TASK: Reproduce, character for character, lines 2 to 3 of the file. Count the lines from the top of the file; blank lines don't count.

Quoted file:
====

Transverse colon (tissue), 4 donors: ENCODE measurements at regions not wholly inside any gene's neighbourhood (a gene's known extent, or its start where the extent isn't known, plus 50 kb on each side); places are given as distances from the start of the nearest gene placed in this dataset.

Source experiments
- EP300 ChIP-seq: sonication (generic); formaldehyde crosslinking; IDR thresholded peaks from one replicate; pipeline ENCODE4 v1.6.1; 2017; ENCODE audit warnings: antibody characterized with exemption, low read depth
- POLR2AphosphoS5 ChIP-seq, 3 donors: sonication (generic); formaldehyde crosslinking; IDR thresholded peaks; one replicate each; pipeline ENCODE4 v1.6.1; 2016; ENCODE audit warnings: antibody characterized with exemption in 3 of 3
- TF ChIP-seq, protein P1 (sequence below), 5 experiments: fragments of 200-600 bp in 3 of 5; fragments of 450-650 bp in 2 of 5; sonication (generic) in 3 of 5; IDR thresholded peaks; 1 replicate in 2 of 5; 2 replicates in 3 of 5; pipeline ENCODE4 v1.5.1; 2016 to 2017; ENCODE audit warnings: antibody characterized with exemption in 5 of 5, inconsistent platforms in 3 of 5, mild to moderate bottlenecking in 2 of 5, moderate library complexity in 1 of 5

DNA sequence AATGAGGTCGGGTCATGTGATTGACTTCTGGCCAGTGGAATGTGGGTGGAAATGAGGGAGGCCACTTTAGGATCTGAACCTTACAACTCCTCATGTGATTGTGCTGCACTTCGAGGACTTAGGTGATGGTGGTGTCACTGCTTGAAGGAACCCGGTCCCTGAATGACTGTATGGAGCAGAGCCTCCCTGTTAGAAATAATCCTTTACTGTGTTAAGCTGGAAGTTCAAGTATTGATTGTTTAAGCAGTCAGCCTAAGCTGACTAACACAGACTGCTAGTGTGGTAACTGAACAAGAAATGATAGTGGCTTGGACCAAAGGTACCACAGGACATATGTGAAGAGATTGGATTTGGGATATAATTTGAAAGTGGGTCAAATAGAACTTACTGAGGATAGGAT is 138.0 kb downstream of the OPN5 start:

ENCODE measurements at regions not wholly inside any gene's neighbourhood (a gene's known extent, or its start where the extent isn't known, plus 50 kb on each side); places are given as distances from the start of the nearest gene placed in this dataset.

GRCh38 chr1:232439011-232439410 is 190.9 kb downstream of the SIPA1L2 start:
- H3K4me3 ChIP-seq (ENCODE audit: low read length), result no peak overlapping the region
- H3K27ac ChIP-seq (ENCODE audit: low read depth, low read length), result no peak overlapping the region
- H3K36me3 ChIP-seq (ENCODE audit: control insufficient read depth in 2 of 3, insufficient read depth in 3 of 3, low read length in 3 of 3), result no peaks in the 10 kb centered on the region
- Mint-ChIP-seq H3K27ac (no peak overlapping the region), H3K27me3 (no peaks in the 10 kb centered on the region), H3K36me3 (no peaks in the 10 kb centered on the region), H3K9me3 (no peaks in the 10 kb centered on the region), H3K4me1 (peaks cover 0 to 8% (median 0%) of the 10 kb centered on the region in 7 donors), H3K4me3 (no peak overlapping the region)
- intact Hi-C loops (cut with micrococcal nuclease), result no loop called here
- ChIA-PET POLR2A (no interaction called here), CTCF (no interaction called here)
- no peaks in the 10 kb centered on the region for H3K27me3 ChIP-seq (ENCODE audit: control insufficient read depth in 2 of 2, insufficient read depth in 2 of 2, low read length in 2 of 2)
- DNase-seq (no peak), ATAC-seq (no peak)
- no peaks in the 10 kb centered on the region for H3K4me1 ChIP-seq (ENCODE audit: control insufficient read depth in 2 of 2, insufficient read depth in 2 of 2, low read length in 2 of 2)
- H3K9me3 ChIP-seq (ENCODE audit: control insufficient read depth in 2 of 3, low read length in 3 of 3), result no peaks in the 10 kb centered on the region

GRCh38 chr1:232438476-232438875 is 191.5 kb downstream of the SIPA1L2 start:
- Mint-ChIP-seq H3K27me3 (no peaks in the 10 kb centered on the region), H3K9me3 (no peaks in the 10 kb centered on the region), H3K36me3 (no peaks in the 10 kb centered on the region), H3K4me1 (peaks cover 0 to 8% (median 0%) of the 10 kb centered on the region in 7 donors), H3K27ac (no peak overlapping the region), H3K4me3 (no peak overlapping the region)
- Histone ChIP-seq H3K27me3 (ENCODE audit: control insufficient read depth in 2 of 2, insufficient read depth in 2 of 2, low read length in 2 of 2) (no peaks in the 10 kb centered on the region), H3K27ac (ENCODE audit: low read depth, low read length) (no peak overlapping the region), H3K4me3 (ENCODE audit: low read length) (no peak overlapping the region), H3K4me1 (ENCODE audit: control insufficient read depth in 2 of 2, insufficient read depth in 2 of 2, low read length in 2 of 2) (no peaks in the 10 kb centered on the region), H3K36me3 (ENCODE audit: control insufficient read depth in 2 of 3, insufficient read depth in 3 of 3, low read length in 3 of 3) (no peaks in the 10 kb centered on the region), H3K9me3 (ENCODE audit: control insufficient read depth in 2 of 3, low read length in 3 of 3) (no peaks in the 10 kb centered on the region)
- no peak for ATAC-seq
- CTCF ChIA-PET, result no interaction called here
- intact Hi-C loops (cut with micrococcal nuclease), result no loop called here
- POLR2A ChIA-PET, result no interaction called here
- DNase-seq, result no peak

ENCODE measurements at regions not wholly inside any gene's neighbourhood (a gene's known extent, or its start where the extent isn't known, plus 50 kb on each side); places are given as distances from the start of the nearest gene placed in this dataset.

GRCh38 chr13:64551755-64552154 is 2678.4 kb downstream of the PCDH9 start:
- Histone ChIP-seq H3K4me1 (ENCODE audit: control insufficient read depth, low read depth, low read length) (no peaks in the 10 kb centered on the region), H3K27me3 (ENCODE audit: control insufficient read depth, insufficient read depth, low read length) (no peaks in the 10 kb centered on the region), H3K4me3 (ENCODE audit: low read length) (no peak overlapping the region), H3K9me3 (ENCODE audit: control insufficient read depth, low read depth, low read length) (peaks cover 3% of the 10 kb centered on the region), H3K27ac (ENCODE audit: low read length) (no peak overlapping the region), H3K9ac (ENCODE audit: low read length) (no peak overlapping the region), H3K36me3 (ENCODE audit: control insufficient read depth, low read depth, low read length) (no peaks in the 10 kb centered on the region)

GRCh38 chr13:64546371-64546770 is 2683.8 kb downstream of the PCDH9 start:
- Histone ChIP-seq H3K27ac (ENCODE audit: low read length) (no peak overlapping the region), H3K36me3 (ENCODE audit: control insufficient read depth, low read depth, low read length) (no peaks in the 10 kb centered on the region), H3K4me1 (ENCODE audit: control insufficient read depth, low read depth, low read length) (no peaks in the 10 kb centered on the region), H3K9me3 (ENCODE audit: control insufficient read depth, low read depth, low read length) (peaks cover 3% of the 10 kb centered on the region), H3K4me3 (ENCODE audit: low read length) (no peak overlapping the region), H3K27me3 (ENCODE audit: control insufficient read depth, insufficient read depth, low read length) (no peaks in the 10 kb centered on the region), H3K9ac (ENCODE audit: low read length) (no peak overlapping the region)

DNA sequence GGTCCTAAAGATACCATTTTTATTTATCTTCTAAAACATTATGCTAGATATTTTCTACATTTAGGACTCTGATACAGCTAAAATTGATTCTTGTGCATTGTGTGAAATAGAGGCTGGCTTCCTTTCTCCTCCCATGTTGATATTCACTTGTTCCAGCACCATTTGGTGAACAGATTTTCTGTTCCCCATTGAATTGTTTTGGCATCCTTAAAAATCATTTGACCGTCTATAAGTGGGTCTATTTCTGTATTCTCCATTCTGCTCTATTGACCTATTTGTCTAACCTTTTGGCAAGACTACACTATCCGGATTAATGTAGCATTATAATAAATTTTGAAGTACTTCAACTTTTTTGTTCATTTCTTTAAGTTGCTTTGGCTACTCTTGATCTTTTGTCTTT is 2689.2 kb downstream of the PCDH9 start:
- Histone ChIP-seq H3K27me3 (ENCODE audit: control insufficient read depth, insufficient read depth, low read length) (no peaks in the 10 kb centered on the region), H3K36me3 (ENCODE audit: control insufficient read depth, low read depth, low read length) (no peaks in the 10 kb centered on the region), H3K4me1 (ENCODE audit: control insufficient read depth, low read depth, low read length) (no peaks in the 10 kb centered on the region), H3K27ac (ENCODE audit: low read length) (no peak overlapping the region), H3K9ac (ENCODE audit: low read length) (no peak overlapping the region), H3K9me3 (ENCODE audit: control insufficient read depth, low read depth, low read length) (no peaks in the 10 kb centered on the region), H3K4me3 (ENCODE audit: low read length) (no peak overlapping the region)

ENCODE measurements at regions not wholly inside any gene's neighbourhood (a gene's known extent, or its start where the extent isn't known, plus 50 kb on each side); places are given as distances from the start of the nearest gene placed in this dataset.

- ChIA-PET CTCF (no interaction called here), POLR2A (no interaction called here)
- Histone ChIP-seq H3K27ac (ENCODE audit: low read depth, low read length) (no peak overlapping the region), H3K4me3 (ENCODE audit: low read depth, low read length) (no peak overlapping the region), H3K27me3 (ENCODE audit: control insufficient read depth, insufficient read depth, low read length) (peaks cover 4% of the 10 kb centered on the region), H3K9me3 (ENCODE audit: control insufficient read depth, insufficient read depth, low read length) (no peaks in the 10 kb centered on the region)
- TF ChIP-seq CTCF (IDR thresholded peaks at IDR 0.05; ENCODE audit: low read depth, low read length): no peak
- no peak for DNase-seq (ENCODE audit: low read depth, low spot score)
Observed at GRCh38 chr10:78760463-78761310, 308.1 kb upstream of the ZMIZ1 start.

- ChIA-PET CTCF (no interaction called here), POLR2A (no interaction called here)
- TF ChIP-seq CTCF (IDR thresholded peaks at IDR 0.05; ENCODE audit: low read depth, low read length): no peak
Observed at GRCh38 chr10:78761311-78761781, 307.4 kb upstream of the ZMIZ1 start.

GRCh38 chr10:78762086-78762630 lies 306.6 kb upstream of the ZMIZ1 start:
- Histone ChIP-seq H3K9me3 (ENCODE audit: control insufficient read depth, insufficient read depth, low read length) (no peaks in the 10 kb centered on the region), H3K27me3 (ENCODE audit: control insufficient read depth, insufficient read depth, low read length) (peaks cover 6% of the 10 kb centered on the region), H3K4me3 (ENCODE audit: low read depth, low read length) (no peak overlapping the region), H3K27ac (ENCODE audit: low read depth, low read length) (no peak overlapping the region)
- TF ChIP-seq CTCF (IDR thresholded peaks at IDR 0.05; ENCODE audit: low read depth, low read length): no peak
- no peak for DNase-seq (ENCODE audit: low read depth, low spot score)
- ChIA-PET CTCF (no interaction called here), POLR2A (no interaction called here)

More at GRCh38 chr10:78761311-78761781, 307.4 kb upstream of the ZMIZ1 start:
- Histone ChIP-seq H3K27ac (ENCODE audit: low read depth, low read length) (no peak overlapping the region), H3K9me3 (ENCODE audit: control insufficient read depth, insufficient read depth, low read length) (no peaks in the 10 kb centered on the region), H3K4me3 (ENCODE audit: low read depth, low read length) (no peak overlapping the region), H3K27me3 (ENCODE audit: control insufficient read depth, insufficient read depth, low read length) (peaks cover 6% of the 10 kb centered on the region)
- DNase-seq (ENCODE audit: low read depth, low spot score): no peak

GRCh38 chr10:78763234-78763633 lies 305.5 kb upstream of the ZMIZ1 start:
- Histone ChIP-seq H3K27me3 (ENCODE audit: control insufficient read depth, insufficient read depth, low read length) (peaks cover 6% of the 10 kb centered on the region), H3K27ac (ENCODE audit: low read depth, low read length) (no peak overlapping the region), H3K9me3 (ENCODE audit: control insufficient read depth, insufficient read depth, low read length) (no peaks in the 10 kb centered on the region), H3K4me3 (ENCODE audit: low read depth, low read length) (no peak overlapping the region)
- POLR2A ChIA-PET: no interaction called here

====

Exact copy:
Source experiments
- EP300 ChIP-seq: sonication (generic); formaldehyde crosslinking; IDR thresholded peaks from one replicate; pipeline ENCODE4 v1.6.1; 2017; ENCODE audit warnings: antibody characterized with exemption, low read depth